Coleridge And His American Disciples -- By: Noah Porter, Jr.
BSac 4:13 (Feb 1847) p. 117
Coleridge And His American Disciples
The name of Coleridge is already splendid and world-renowned. Wherever English Literature is known, thereoleridge is known as a poet, critic, scholar, philosopher, and theologian. As a poet, he has not merely attained the highest fame among those with whom he has measured himself in the accustomed orbs of the poet’s flight; but he has created for himself new
BSac 4:13 (Feb 1847) p. 118
circles in which to fly, and borne himself through them with a strength and grace, that compels applause. Indeed there are single poems of his, which for splendid yet appropriate imagery, for purity of sentiment refined almost above the attainment of the holiest mortal, for the use of language at once as hard and polished as the sculptured gem and as liquid as flowing oil, and for their sustained and consistent perfection to one harmonious and strong impression, are unsurpassed by any productions of the sons of song. As a critic, Coleridge benefited his own generation, and has left his impress on English literature, by introducing to notice a class of writers who had been strangely neglected and forgotten. He has given to the study of literature a high and a peculiar interest, by showing its relations to all the noblest interests of man, and its capacity to serve in his culture for this life, and to his training for heaven. Above all, by applying powers such as his, capable of creating, to the humble office of interpreting the works of others, he has left behind him critiques which are as wonderful as his own poems, and which combine the peculiar interest which pertains to two minds, the original creator and his no less gifted commentator. As a scholar, Coleridge is remarkable for the extent, the thoroughness and the vanity of his studies in so many departments of human knowledge, and perhaps more than ail else for the high moral aims, and the exciting, invigorating influence of his various productions. Animated by his example and labors, thousands of youthful scholars have widened their range of study, have been inspired to a more laborious and yet more cheerful diligence, have turned their studies to a genial and purifying influence upon their own souls, and have brought with willing steps, the first and the choicest fruits of their toils as an offering for the altar of God.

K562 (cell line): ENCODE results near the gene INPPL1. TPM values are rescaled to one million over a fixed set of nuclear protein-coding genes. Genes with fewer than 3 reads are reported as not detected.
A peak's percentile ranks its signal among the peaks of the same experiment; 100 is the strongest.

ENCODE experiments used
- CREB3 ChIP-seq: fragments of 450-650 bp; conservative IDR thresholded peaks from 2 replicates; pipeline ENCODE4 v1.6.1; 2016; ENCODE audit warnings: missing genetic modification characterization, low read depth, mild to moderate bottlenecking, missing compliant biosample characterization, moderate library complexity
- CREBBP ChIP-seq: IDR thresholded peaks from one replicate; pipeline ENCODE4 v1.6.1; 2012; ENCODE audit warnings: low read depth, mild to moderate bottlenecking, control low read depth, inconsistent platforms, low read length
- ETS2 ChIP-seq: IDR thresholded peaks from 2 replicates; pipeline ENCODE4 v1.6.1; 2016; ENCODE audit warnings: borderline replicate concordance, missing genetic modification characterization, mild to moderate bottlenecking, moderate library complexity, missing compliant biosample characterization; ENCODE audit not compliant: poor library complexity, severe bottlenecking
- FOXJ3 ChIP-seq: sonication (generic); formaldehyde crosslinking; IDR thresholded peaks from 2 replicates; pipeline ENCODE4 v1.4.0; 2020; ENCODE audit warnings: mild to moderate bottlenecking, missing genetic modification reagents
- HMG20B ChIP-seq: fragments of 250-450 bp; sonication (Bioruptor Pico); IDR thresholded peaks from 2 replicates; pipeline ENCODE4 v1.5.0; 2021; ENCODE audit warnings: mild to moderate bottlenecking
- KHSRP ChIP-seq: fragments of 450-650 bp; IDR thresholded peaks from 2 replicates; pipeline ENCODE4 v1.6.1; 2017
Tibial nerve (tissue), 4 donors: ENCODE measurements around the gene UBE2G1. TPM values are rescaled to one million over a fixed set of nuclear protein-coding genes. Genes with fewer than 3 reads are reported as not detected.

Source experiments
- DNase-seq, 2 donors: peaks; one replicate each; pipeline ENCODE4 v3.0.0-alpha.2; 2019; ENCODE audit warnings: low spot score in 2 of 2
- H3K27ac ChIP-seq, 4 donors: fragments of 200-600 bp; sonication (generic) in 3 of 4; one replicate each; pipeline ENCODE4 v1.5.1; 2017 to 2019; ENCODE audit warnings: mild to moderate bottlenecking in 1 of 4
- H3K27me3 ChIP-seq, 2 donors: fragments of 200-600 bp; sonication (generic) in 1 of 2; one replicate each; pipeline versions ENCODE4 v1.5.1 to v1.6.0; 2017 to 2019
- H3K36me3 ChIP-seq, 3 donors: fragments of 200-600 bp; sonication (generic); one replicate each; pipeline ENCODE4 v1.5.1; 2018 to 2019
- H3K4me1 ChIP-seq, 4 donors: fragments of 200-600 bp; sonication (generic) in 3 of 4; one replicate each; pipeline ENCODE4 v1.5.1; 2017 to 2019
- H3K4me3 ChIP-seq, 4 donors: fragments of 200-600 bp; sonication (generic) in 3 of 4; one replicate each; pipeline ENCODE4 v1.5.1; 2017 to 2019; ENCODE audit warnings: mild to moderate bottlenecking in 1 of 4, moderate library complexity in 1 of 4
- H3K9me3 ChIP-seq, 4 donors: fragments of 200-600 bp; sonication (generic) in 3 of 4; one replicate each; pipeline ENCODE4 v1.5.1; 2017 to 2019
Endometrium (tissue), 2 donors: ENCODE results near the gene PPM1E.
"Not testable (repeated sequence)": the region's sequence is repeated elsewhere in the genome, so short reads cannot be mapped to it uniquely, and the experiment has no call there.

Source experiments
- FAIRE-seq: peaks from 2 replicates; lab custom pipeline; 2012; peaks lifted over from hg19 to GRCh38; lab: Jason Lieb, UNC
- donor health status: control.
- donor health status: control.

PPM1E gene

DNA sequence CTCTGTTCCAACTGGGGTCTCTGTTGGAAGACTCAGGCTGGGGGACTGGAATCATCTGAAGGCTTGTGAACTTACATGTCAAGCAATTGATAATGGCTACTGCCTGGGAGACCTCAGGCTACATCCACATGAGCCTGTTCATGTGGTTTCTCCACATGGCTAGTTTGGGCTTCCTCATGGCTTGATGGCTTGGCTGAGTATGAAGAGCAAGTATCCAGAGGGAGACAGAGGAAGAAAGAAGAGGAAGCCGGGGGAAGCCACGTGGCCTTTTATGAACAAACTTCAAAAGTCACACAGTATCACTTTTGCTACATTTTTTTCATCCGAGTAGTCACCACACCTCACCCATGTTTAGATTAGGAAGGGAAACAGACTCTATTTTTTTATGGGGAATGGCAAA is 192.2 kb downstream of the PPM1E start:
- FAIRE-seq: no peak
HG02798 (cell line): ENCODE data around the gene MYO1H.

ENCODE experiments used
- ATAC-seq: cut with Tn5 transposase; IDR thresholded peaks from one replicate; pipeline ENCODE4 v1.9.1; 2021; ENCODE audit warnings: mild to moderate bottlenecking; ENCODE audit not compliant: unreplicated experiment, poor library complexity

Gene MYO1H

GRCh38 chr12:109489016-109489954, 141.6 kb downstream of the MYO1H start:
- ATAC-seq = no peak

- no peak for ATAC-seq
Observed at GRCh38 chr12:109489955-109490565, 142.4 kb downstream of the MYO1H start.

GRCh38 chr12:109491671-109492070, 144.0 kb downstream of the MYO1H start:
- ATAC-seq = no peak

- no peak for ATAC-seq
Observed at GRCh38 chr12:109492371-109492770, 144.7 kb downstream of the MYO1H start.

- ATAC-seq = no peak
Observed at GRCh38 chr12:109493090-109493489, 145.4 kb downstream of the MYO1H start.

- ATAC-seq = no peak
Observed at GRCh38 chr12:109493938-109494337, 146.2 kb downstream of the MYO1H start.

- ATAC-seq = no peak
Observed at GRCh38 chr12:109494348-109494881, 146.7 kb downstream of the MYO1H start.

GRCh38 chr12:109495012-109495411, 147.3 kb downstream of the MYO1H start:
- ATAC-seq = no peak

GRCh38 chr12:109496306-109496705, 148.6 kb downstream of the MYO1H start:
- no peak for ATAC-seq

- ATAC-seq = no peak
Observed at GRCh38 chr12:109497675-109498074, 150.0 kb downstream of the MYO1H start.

In respect to the merits of Coleridge as a theologian and philosopher, there is a diversity of judgment among those in whose opinion, on such subjects, men are accustomed to confide. None, it is believed, deny that force and acuteness of intellect, are displayed in his writings on these subjects. Much less, would any be so daring as to deny, that these writings have exerted a decisive and lasting influence in England and i...
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